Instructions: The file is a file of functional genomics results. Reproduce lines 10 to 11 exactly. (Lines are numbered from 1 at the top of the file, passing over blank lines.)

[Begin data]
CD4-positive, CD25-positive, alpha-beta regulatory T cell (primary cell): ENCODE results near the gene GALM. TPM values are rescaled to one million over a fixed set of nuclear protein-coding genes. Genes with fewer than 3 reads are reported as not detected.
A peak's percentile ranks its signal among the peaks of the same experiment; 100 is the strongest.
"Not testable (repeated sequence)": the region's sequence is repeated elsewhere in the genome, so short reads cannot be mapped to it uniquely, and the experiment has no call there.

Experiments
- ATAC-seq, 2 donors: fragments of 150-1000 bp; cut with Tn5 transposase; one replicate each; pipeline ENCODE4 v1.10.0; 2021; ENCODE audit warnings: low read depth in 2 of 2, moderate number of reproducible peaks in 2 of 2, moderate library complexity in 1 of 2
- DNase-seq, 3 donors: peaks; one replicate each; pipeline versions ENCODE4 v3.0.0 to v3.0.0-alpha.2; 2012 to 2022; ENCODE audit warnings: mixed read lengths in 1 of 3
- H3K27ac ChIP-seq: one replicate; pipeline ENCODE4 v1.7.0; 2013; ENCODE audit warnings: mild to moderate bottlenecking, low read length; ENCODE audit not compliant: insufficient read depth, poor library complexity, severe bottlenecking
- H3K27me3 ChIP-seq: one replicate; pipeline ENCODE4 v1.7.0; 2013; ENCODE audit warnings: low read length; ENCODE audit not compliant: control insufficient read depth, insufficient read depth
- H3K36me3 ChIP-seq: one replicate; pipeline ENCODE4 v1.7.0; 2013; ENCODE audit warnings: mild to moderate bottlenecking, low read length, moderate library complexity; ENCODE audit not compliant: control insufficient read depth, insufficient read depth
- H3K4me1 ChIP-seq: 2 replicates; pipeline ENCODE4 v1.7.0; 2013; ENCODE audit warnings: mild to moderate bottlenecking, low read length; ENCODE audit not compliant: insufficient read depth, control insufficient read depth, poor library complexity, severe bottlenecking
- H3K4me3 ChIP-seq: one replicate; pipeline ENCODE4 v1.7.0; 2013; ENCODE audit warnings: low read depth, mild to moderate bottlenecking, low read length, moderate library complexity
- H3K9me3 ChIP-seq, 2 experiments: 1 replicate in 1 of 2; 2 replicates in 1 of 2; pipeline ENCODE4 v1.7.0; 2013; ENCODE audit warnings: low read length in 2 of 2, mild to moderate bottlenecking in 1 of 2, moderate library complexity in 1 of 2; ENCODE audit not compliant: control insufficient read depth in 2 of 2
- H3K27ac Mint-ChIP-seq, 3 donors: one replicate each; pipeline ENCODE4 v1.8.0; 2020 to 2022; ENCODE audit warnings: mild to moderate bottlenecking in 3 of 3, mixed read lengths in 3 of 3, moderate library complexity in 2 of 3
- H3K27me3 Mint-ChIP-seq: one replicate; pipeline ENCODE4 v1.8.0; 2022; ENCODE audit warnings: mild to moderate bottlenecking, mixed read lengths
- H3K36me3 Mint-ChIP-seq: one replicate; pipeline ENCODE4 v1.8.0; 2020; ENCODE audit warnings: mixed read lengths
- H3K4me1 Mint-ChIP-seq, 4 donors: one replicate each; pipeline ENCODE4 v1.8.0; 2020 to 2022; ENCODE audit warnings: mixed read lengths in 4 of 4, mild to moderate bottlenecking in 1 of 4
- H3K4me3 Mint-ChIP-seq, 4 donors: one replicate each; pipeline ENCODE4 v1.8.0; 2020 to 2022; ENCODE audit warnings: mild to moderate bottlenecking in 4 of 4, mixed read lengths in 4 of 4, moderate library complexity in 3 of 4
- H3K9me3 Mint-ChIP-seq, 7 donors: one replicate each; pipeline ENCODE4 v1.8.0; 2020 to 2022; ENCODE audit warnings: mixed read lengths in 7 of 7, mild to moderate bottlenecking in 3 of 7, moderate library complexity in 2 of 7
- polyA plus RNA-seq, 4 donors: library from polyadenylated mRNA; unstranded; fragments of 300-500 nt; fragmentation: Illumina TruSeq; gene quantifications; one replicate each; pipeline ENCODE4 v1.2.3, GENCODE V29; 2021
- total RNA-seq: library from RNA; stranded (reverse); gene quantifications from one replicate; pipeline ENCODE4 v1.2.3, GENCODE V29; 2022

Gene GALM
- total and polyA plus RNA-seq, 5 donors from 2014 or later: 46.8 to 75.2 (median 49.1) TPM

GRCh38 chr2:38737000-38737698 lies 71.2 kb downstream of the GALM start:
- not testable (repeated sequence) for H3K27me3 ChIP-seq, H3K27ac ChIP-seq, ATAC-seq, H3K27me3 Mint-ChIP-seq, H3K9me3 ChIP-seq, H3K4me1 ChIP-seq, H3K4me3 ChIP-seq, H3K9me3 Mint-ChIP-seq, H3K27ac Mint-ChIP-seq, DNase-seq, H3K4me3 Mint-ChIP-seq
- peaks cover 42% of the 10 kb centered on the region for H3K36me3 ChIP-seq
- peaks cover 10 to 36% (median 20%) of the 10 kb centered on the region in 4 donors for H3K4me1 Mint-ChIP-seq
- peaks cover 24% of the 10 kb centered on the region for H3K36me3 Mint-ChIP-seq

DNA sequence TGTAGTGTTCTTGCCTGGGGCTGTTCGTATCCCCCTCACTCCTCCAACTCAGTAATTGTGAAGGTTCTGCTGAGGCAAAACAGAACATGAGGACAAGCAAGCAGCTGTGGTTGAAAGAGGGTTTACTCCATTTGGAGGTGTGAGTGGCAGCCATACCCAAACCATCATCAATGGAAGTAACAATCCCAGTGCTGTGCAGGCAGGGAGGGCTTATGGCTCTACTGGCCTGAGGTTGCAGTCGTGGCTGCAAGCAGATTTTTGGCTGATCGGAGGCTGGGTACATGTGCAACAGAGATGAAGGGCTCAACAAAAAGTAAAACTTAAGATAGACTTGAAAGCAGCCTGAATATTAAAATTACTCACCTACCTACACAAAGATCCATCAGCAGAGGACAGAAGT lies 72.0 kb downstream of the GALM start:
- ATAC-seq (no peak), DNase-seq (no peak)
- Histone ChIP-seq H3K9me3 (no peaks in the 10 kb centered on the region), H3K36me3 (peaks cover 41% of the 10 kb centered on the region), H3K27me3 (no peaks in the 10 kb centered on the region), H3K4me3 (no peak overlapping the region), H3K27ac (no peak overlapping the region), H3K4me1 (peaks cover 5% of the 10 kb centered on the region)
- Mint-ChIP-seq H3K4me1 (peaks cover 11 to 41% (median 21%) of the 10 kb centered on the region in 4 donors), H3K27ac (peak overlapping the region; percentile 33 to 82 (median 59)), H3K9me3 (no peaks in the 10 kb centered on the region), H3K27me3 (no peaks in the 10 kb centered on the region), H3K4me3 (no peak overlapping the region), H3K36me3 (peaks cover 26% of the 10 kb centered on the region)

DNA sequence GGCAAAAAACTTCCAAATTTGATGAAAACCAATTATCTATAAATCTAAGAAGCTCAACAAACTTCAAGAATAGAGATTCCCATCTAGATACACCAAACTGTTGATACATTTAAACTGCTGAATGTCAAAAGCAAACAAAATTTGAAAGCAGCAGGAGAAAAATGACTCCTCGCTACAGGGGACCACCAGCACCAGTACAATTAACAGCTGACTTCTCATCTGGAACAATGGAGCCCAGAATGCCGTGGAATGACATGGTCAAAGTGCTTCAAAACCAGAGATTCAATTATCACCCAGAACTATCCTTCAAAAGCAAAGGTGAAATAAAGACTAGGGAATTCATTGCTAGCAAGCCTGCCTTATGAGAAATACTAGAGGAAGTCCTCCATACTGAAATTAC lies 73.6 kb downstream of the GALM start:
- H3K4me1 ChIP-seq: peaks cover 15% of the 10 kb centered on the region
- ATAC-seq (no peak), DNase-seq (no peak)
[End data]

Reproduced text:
- H3K4me1 ChIP-seq: 2 replicates; pipeline ENCODE4 v1.7.0; 2013; ENCODE audit warnings: mild to moderate bottlenecking, low read length; ENCODE audit not compliant: insufficient read depth, control insufficient read depth, poor library complexity, severe bottlenecking
- H3K4me3 ChIP-seq: one replicate; pipeline ENCODE4 v1.7.0; 2013; ENCODE audit warnings: low read depth, mild to moderate bottlenecking, low read length, moderate library complexity